These concerns precipitated talk about whether HIV-positive heterosexual Black men were “endangered” persons, based on their marginalization related to service provision combined with the growing threat of criminal prosecution for non-disclosure of HIV status to sexual partners.

We are being accused [referring to criminal prosecution] of spreading HIV. So when I say that the straight black man is an endangered person I mean exactly what I am saying, with a lot of bitterness.” (Toronto)


Privacy, secrecy and access to health information

Many participants spoke about discussing their health with immediate family (e.g., wives) and trusted

friends, and understood this as beneficial to their wellbeing.

“I feel very, very comfortable to discuss about health with my family, children and other people. Because sometimes like with checkups with physicians, Africans have many diseases like diabetes, high blood pressure; or sometimes we have diseases but we dont know. If we discuss with other people from back home, I have to check maybe unfortunately I may have this disease. For me its very important for me to discuss my health with another person.” (London)

They also noted, however, that African/Black men are reticent to discuss health issues, and were perhaps secretive about their personal health concerns or challenges (which is also generally attributed to men of various nationalities and cultures). Participants invoked reticence and secrecy about health as something located in African and diasporic cultures, and as something that helps to define manhood. Yet, they acknowledged that secrecy was a protection against gossip.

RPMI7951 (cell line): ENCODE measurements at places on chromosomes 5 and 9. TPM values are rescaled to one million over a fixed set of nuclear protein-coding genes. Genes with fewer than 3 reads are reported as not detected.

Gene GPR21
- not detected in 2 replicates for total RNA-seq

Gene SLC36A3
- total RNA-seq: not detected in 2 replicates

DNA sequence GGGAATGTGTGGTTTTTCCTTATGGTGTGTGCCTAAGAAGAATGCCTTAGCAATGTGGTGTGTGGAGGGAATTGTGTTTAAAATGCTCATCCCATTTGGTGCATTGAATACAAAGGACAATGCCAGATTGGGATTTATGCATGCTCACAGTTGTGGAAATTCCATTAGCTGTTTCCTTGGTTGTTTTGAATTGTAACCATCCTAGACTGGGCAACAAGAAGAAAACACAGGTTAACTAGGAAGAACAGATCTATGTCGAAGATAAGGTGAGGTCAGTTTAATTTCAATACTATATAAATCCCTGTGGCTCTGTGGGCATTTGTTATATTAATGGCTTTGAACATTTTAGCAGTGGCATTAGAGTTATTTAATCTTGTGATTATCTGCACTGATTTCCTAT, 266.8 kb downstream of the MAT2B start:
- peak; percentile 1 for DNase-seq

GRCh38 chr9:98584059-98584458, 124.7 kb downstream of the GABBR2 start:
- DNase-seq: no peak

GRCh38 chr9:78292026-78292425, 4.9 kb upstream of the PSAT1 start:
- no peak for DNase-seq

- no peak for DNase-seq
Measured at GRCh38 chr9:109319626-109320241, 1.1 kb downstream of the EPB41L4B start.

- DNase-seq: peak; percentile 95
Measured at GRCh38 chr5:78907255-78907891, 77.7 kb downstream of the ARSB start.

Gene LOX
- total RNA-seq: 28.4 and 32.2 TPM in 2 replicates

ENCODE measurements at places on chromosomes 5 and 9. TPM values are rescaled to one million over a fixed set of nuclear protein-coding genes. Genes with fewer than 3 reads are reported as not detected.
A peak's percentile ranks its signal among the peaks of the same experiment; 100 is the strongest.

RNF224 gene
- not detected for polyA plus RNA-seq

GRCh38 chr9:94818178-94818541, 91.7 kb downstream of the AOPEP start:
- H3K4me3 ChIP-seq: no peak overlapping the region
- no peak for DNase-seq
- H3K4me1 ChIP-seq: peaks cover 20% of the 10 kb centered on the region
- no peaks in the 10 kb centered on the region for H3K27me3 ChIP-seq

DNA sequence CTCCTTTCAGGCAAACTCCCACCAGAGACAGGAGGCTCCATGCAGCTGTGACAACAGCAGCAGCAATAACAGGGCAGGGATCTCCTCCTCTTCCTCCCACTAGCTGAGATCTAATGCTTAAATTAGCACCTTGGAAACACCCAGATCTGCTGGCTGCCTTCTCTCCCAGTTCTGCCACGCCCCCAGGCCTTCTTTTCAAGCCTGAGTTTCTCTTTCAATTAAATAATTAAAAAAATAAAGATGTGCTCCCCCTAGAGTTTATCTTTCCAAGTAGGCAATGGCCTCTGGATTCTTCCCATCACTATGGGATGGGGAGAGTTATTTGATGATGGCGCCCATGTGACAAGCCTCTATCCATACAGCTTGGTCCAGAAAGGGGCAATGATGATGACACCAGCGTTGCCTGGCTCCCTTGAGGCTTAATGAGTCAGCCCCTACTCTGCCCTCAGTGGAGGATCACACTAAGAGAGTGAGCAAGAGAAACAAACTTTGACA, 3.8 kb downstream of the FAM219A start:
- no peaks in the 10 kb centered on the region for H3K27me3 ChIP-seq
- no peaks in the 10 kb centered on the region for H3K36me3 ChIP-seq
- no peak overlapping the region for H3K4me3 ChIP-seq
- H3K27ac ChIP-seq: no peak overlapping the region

“Another problem for Black men, they show too much pride to find information ... Many times, if I have a problem I would say, I’m OK. Three months later, the guy died or feels really badly in the hospital. If you dont want to talk about things with people from the same community, you can’ find a physician or a person who has the ability to give you information, there is many, many services. The problem is finding it.” (London)

“But there are tendencies in African communities to hide issues because it is part of the way people like to gossip about others in our cultures. There is a need for us to be advised in this. So it would be nice if we had professional people who are qualified and trained and have experiences, who we can trust. We need to approach them so we can know because you cant sit down with disease in your body for years; it’ll kill you in the end.” (London)

On balance, participants recognized the harm that could result from secrecy, such as illness that could be avoided or prevented, the complications due to late diagnosis, and even death:

“My problem is sometimes I saw many, many guys from my community die, or went to the hospital late, because they did not see the physician to tell about their disease. Maybe because they feel like shy about their reputation. You know, you feel reserved. And then if they feel like very, very sick, no other choice or possibility, they have to go see the physician, but its late.” (London)

Focus group participants who were living with HIV appeared much more guarded and selective about discussing their health with others, due to the stigma and discrimination that could result from disclosing to others that they were HIV-positive.

“In most cases, we have difficulty to discuss it with our friends because you dont want to expose so much to someone whos not gonna help you. Thats why we chose to go to specialist or go your dietician, someone from medical field who gonna help you, advise you how to eat healthy and she or he is gonna keep you up confidentially. Because once I started disclosing to my friend, sometimes in a bar or in a party, they start running away from me.” (Toronto)


Participants also drew attention to various systemic barriers that affected Black peoples access to information about HIV and health. While acknowledging the barriers that may reinforce secrecy about health, some participants suggested that its in Black peoples interest to access appropriate information, and develop an infrastructure to ensure access.